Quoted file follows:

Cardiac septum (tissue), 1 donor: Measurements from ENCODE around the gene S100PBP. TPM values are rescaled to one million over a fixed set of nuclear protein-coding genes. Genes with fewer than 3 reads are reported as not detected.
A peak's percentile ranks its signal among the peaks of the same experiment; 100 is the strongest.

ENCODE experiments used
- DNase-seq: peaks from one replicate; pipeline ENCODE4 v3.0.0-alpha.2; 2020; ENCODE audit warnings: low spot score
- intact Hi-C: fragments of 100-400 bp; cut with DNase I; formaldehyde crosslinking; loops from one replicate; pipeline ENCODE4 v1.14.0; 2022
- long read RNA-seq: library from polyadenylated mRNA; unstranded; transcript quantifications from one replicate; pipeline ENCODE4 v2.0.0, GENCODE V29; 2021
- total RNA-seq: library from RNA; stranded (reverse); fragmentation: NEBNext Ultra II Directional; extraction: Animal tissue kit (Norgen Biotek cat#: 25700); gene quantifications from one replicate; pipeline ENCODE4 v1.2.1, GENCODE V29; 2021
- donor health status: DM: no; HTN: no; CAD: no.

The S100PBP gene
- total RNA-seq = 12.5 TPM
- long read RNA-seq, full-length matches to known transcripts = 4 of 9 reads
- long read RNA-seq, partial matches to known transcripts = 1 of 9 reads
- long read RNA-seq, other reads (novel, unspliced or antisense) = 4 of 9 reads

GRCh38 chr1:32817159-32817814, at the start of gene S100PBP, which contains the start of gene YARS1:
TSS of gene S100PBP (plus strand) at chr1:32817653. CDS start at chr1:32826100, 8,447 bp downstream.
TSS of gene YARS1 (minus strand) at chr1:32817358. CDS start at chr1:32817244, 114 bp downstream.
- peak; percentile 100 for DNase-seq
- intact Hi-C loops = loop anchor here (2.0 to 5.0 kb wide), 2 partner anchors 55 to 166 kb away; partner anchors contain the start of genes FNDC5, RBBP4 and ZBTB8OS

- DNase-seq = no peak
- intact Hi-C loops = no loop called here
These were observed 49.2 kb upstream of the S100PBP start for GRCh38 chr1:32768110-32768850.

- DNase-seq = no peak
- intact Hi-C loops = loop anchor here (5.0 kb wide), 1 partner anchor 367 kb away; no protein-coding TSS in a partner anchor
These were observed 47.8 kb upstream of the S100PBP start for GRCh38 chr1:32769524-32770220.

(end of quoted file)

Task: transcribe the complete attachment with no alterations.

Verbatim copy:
Cardiac septum (tissue), 1 donor: Measurements from ENCODE around the gene S100PBP. TPM values are rescaled to one million over a fixed set of nuclear protein-coding genes. Genes with fewer than 3 reads are reported as not detected.
A peak's percentile ranks its signal among the peaks of the same experiment; 100 is the strongest.

ENCODE experiments used
- DNase-seq: peaks from one replicate; pipeline ENCODE4 v3.0.0-alpha.2; 2020; ENCODE audit warnings: low spot score
- intact Hi-C: fragments of 100-400 bp; cut with DNase I; formaldehyde crosslinking; loops from one replicate; pipeline ENCODE4 v1.14.0; 2022
- long read RNA-seq: library from polyadenylated mRNA; unstranded; transcript quantifications from one replicate; pipeline ENCODE4 v2.0.0, GENCODE V29; 2021
- total RNA-seq: library from RNA; stranded (reverse); fragmentation: NEBNext Ultra II Directional; extraction: Animal tissue kit (Norgen Biotek cat#: 25700); gene quantifications from one replicate; pipeline ENCODE4 v1.2.1, GENCODE V29; 2021
- donor health status: DM: no; HTN: no; CAD: no.

The S100PBP gene
- total RNA-seq = 12.5 TPM
- long read RNA-seq, full-length matches to known transcripts = 4 of 9 reads
- long read RNA-seq, partial matches to known transcripts = 1 of 9 reads
- long read RNA-seq, other reads (novel, unspliced or antisense) = 4 of 9 reads

GRCh38 chr1:32817159-32817814, at the start of gene S100PBP, which contains the start of gene YARS1:
TSS of gene S100PBP (plus strand) at chr1:32817653. CDS start at chr1:32826100, 8,447 bp downstream.
TSS of gene YARS1 (minus strand) at chr1:32817358. CDS start at chr1:32817244, 114 bp downstream.
- peak; percentile 100 for DNase-seq
- intact Hi-C loops = loop anchor here (2.0 to 5.0 kb wide), 2 partner anchors 55 to 166 kb away; partner anchors contain the start of genes FNDC5, RBBP4 and ZBTB8OS

- DNase-seq = no peak
- intact Hi-C loops = no loop called here
These were observed 49.2 kb upstream of the S100PBP start for GRCh38 chr1:32768110-32768850.

- DNase-seq = no peak
- intact Hi-C loops = loop anchor here (5.0 kb wide), 1 partner anchor 367 kb away; no protein-coding TSS in a partner anchor
These were observed 47.8 kb upstream of the S100PBP start for GRCh38 chr1:32769524-32770220.